Summary   

The United States Department of Justice (“DOJ”) successfully challenged the merger of two leading providers of internet Ratings & Reviews (“R&R”) platforms.  On January 8, 2014, the U.S. District Court for the Northern District of California ruled that Bazaarvoice, Inc.’s (“Bazaarvoice”) $168 million acquisition of PowerReviews, Inc. (“PowerReviews”) violated Section 7 of the Clayton Act (“Section 7”) concluding that the merger is likely to substantially lessen competition in the U.S. market for R&R platforms.  U.S. v. Bazaarvoice, Inc., Case No. 13-cv-00133-WHO (Jan. 8, 2014).  

R&R platforms are fee-based internet services that allow eCommerce companies to collect, organize, and display consumer-generated product reviews and have become a critical service to many online retailers and brands.  Bazaarvoice was the clear market leader in the commercial provision of R&R platforms when it acquired its significantly smaller rival PowerReviews.  The transaction was not reportable pre-merger to the U.S. antitrust agencies pursuant to the Hart-Scott-Rodino Antitrust Improvements Act of 1976 (“HSR”).  However, two days after consummation of the transaction, the DOJ launched a seven-month investigation culminating in a January 10, 2013 federal court challenge alleging that the transaction would lead to higher prices and decreased innovation in R&R markets.

The DOJ’s challenge and the subsequent court ruling serve as valuable reminders that even consummated mergers are subject to scrutiny by U.S. antitrust enforcement agencies and that courts are willing to find liability in internet-based technology markets often characterized by rapid shifts in the competitive landscape.

District Court Opinion    

U.S. District Judge William H. Orrick concluded that the DOJ had established its alleged relevant antitrust markets and sufficiently proven the likelihood of competitive harm presented by Bazaarvoice’s acquisition of its closest competitor.  The court ordered a separate remedies proceeding to account for the complexity of unwinding an 18-month old corporate integration.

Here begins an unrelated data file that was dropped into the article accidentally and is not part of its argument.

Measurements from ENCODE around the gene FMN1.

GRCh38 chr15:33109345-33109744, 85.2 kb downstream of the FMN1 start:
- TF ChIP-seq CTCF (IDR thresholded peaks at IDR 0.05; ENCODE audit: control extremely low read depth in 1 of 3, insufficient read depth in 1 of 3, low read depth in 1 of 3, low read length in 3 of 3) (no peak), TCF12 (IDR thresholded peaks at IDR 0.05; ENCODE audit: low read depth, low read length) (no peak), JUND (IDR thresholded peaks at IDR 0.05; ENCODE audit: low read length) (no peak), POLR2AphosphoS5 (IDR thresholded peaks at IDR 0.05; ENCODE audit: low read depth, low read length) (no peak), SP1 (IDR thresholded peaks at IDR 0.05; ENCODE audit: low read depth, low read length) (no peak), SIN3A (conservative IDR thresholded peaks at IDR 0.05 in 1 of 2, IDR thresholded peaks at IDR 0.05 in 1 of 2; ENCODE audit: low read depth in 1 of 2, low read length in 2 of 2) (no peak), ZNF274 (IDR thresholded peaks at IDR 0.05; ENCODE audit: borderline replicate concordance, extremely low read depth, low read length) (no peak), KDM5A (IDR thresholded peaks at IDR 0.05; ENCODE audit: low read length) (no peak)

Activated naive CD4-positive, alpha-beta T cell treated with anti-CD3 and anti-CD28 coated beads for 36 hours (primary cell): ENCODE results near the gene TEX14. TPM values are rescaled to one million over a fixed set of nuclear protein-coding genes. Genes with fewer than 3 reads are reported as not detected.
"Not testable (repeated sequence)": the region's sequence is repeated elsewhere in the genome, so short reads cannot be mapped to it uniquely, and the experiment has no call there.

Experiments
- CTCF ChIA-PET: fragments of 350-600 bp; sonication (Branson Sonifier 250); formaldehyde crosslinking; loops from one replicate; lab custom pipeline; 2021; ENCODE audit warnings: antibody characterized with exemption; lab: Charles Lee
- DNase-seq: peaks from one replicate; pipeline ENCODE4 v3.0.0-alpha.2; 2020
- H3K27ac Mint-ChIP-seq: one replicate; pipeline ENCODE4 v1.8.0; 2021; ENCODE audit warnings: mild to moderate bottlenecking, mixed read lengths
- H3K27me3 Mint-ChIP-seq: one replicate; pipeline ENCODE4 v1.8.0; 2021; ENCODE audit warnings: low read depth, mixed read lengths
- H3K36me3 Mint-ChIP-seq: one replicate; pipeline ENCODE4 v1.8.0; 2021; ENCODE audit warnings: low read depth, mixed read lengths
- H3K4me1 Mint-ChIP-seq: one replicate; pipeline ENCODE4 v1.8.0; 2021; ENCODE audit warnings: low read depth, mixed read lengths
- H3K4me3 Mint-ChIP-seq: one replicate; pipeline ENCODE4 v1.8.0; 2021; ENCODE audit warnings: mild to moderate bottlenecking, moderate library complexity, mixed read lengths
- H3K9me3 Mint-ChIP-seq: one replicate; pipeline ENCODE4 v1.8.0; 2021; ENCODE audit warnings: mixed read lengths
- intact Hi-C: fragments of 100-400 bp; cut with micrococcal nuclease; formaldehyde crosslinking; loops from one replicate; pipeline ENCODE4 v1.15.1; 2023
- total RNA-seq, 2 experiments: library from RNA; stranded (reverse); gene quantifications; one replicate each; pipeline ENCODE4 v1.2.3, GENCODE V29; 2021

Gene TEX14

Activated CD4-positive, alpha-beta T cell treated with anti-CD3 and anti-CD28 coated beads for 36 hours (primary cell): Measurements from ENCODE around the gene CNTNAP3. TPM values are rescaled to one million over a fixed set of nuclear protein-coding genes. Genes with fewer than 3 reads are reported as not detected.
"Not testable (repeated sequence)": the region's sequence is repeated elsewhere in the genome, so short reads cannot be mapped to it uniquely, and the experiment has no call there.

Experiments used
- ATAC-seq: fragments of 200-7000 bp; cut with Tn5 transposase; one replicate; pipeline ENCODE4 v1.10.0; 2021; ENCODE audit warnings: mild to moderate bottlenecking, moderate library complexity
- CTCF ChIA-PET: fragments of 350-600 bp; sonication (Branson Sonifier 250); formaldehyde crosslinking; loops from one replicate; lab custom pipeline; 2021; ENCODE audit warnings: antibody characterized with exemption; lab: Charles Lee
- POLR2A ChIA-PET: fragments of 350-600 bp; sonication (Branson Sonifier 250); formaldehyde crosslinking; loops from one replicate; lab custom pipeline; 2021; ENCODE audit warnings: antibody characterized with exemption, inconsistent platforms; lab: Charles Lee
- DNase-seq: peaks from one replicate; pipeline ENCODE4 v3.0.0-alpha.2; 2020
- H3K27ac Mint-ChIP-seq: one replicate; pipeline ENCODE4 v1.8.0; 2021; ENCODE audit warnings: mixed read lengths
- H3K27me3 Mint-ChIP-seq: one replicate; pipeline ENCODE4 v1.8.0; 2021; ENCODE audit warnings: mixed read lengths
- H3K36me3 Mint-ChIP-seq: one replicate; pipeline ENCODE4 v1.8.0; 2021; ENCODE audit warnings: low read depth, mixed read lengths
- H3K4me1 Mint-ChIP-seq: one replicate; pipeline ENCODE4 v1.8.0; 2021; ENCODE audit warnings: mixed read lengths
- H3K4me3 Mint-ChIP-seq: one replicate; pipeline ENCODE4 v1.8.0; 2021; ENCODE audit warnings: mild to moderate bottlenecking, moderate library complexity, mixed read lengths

In a lengthy memorandum opinion, the court relied on extensive documentary and economic evidence to establish the relevant product and geographic markets at issue.  The court concluded that the market for U.S. R&R platforms is a sustainable relevant market for antitrust analysis, rejecting the parties’ claims that a broader, worldwide social commerce market was most appropriate.  The court focused on extensive pre-deal documentation evidencing unique competitive interaction between Bazaarvoice and PowerReviews and the parties’ consistent internal views that the United States constituted a separate competitive market.  

Relying primarily on the parties’ own words, Judge Orrick also examined Bazaarvoice’s anticompetitive motivations for the acquisition.  For example, despite the lack of legal intent requirements necessary to establish Section 7 violations, evidence suggesting Bazaarvoice’s goal was to “‘take out [its] only competitor, who . . . suppress[ed] Bazaarvoice price points . . . by as much as 15% . . .’” and the dearth of contemporaneous contrary evidence was particularly problematic for the parties at trial.  

In defense of its acquisition, Bazaarvoice attempted to demonstrate the merger’s lack of competitive harm by relying on PowerReviews’ comparatively small market share and the absence of post-acquisition price increases to R&R customers.  The court found the parties’ post-acquisition evidence unpersuasive because of Bazaarvoice’s obvious incentive not to raise prices while subject to DOJ antitrust review.  The court also determined that market participant testimony describing the lack of harm to R&R customers had little probative value because   “[t]he complexity of the economic and legal issues raised in antitrust actions warrants affording limited value to lay testimony regarding the effects of a merger.”  Specifically, the court concluded that individual customers lacked sufficient information necessary to opine on the merger’s competitive impact.  Furthermore, the court was not persuaded by the parties’ claims regarding ease of entry and the competitive threats posed by internet juggernauts such as Amazon and Google.  The court concluded that substantial barriers to entry exist in the market for R&R platforms focusing particular attention on Bazaarvoice’s substantial network effect advantages.  The court also concluded that Bazaarvoice’s acquisition of PowerReviews would exacerbate existing entry hurdles and that, despite Amazon’s formidable in-house R&R solutions, the internet retailer could not be considered a rapid entrant into the commercial supply of R&R platforms to third parties and Google was not a competitive constraint on Bazaarvoice. 

Key Takeaways  

Bazaarvoice emphasizes several key principles of U.S. merger review including:  1) the DOJ and U.S. Federal Trade Commission will aggressively pursue merger enforcement actions in non-reportable transactions; 2) parties to a consummated merger may not enjoy the benefits of HSR statutory timelines, risking lengthy agency investigations with little ability to influence timing; 3) firms competing in dynamic technology markets are not exempt from agency enforcement, particularly when barriers to entry such as network effects are present; 4) problematic contemporaneous business documents and company public statements – many of which can be avoided with appropriate legal counseling – create high hurdles for defending against agency merger challenges, particularly in the absence of comparable countervailing evidence; and 5) post-merger pricing evidence and customer testimony suggesting limited competitive impact will not necessarily prove dispositive before the U.S. antitrust agencies or federal courts.